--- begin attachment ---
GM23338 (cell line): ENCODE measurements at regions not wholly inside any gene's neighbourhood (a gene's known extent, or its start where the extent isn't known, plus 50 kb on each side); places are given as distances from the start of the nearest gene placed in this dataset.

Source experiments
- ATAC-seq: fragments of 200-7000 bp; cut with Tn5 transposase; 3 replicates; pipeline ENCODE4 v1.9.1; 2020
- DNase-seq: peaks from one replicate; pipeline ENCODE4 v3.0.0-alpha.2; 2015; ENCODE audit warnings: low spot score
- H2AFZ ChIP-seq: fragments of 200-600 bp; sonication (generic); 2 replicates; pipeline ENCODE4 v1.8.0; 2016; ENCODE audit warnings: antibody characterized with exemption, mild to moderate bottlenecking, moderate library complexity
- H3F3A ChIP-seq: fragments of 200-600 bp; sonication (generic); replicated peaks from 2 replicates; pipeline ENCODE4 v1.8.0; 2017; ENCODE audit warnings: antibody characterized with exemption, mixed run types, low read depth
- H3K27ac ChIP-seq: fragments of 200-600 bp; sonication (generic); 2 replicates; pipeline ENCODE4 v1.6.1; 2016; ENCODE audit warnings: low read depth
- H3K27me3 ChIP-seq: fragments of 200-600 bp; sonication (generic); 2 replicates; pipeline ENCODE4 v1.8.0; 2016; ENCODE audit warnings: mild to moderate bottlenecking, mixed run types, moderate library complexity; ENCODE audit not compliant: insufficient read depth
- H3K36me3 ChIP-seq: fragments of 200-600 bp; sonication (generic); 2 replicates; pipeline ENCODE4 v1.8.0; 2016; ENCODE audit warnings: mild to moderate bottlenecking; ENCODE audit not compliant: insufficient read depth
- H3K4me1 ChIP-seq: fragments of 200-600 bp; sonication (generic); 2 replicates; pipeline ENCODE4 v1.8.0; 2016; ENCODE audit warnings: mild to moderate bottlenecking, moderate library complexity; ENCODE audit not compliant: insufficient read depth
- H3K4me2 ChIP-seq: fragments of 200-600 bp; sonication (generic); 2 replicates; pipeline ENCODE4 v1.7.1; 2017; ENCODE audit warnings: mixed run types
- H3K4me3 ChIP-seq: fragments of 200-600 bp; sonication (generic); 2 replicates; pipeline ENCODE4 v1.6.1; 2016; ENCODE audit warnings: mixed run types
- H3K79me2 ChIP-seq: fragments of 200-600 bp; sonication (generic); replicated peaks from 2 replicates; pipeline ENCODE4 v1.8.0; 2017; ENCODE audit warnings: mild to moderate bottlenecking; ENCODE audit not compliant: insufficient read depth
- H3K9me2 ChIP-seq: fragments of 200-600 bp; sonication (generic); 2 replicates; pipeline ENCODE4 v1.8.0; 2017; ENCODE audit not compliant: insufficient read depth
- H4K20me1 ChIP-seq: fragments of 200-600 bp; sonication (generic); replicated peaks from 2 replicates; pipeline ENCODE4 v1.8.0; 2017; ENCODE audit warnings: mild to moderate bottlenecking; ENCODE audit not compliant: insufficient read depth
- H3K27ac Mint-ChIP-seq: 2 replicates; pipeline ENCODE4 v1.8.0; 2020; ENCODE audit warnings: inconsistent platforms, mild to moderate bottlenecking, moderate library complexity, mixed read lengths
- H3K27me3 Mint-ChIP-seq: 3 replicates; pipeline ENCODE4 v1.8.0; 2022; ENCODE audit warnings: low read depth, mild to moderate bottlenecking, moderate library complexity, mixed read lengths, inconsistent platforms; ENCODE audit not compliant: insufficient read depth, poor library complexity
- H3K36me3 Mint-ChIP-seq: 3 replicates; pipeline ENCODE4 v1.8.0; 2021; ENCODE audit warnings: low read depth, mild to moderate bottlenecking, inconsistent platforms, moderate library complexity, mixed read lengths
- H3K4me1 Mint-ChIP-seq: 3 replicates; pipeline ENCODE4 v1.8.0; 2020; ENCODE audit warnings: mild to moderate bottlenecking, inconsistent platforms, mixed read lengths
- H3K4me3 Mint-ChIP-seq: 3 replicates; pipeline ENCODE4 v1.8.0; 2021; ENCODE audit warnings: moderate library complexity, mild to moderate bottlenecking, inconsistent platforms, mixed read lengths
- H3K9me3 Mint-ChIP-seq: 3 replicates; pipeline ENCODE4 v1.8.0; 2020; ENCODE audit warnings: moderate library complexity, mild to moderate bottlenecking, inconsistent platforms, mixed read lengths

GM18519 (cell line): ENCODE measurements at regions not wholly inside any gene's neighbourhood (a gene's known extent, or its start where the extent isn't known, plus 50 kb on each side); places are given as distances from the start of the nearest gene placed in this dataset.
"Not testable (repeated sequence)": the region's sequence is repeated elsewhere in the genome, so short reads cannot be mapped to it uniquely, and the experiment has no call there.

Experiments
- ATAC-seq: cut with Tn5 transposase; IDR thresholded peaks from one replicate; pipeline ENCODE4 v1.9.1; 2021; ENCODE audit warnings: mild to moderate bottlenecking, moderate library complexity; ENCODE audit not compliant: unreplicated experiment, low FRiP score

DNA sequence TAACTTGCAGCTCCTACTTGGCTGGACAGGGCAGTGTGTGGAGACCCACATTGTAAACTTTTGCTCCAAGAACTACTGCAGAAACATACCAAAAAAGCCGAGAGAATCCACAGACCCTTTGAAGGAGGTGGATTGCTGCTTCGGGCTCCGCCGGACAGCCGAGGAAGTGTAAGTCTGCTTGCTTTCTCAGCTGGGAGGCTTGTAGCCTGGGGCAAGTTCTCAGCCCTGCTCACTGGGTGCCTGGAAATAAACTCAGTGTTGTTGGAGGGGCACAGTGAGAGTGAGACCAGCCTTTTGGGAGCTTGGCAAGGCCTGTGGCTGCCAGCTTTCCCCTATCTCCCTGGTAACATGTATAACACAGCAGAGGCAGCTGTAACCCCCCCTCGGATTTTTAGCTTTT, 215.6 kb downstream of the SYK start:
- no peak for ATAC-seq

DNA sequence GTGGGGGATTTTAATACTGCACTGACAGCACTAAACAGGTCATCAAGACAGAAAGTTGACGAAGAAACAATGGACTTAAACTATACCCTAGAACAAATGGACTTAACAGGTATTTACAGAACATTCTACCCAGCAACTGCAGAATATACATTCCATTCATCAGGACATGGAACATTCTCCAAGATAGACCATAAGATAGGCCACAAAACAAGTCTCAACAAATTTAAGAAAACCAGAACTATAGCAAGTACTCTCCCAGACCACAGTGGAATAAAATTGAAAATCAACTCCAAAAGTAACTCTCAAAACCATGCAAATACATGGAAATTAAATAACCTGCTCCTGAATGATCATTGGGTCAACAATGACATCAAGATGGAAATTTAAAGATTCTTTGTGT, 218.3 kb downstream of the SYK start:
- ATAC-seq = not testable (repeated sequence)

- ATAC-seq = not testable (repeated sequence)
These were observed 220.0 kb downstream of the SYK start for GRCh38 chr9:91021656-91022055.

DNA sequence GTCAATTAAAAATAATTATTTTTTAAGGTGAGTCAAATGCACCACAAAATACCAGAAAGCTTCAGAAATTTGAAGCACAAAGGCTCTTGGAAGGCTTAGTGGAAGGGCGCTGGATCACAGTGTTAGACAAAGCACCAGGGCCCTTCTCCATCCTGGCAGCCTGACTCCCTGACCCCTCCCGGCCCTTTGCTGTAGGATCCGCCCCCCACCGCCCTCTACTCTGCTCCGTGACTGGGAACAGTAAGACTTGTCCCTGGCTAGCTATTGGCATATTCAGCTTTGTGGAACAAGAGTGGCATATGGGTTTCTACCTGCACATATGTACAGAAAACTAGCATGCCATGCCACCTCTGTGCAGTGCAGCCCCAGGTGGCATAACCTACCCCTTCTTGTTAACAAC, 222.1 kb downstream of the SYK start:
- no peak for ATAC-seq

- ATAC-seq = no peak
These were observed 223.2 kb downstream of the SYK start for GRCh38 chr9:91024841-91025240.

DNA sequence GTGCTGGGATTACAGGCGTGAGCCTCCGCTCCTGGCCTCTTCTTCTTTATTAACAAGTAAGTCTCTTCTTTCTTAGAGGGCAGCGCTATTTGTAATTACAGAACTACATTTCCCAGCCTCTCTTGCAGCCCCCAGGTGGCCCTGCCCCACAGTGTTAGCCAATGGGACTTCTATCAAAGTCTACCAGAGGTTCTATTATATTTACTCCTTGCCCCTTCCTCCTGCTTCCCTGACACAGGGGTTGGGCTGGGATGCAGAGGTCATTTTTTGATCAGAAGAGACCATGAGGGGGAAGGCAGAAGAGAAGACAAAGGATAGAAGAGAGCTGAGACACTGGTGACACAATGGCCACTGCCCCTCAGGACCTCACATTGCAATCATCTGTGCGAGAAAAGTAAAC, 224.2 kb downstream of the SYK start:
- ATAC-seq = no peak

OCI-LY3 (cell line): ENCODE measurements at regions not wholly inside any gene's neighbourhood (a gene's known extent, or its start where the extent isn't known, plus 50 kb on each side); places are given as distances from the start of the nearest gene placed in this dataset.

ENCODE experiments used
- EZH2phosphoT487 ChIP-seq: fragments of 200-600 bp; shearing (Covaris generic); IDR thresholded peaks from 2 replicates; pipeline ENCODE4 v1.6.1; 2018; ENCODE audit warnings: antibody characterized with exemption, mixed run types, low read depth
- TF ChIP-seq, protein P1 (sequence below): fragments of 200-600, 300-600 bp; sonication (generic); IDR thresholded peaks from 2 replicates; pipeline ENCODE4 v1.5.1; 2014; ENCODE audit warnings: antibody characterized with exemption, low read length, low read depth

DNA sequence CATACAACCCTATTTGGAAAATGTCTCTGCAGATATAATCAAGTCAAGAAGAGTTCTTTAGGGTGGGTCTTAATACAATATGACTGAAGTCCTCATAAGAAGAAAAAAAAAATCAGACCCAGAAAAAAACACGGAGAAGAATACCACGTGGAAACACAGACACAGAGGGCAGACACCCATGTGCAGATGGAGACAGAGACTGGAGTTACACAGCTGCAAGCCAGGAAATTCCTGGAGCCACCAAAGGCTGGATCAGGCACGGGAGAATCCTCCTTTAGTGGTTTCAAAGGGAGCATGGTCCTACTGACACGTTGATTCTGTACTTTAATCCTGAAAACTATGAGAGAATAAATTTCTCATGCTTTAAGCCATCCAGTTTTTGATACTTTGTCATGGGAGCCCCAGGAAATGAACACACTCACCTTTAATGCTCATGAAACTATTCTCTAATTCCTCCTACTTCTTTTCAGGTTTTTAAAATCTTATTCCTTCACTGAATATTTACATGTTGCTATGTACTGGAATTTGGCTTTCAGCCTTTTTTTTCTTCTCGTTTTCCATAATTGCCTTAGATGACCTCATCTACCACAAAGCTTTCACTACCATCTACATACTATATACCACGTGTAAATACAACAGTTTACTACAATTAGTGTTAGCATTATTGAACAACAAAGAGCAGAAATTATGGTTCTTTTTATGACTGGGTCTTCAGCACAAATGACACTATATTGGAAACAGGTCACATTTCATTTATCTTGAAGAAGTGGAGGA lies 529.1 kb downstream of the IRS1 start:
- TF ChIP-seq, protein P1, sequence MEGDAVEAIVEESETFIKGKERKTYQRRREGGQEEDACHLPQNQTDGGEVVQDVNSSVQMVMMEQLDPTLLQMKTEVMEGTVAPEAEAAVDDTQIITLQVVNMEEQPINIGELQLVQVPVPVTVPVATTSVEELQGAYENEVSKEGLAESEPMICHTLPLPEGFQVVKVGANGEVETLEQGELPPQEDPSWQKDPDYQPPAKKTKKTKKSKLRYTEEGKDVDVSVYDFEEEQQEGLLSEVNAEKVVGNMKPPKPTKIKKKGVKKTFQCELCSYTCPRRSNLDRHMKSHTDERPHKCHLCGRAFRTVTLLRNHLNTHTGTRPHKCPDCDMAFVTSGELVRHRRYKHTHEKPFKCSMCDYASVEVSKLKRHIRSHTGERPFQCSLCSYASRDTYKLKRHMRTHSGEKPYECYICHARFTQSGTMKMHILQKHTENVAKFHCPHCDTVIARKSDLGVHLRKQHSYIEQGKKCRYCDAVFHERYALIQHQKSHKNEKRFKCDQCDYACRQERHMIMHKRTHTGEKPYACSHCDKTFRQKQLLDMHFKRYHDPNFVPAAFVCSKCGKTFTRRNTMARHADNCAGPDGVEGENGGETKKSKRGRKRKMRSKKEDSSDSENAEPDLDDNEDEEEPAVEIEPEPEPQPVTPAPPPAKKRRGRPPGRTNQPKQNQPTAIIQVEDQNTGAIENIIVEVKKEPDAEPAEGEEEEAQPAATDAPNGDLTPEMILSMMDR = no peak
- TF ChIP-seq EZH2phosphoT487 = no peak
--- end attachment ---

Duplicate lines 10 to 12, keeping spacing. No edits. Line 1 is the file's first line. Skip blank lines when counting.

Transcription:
- H3K4me1 ChIP-seq: fragments of 200-600 bp; sonication (generic); 2 replicates; pipeline ENCODE4 v1.8.0; 2016; ENCODE audit warnings: mild to moderate bottlenecking, moderate library complexity; ENCODE audit not compliant: insufficient read depth
- H3K4me2 ChIP-seq: fragments of 200-600 bp; sonication (generic); 2 replicates; pipeline ENCODE4 v1.7.1; 2017; ENCODE audit warnings: mixed run types
- H3K4me3 ChIP-seq: fragments of 200-600 bp; sonication (generic); 2 replicates; pipeline ENCODE4 v1.6.1; 2016; ENCODE audit warnings: mixed run types